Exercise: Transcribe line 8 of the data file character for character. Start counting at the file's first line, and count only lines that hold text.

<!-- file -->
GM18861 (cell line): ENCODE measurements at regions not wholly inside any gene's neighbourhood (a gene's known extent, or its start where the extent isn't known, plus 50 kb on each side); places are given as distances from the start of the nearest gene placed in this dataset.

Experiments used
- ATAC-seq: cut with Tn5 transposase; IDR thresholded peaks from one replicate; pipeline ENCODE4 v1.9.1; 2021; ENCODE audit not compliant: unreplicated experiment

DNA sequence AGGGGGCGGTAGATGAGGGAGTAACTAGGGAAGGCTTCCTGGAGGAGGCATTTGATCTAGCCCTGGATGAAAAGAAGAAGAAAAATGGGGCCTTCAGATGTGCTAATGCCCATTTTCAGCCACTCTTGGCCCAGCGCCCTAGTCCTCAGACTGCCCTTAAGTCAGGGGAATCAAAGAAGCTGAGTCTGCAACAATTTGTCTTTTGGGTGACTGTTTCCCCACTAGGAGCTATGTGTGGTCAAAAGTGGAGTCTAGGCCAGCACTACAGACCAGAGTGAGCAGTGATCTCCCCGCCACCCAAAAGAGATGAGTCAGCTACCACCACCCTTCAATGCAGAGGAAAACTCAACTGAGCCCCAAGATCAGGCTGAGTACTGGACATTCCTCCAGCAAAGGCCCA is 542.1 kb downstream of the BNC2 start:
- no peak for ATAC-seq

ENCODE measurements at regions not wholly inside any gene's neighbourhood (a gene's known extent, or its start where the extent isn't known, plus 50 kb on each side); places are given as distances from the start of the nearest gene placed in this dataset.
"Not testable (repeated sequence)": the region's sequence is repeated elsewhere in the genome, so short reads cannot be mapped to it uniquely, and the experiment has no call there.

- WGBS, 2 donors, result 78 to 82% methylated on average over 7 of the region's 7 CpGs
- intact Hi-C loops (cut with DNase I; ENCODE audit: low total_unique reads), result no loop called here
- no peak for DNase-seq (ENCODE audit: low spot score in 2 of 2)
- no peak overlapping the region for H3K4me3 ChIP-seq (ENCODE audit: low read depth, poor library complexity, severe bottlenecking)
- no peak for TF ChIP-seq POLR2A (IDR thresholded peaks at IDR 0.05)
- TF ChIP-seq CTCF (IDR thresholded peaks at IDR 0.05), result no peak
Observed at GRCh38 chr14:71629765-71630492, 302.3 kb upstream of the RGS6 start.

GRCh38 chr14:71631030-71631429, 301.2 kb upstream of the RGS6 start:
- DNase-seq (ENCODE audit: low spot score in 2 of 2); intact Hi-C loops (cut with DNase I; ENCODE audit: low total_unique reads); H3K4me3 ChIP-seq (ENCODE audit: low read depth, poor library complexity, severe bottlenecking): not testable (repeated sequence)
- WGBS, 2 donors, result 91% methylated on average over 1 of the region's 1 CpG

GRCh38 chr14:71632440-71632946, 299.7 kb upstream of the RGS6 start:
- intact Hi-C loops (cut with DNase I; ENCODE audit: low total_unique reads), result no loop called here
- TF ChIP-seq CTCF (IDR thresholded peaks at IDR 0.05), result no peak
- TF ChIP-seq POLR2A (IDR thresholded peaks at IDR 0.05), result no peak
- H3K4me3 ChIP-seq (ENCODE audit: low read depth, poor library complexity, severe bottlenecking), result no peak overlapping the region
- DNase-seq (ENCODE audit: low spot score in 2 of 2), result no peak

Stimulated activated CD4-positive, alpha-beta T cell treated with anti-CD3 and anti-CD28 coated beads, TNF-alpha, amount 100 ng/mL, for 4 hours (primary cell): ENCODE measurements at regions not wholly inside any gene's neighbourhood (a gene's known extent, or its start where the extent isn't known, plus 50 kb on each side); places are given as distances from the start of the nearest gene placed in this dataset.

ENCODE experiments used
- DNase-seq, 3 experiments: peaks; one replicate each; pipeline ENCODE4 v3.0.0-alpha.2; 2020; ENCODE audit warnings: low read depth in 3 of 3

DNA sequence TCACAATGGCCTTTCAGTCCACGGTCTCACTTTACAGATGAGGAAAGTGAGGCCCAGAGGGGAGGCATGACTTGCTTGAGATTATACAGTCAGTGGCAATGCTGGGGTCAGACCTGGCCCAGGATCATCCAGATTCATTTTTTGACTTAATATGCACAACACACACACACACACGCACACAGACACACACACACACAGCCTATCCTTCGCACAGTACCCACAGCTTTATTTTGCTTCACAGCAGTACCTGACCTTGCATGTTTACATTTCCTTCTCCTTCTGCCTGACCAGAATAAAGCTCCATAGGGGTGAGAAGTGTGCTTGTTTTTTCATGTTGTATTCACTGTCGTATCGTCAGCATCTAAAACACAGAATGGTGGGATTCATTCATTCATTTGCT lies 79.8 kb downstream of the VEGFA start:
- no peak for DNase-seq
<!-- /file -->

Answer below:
- WGBS, 2 donors, result 78 to 82% methylated on average over 7 of the region's 7 CpGs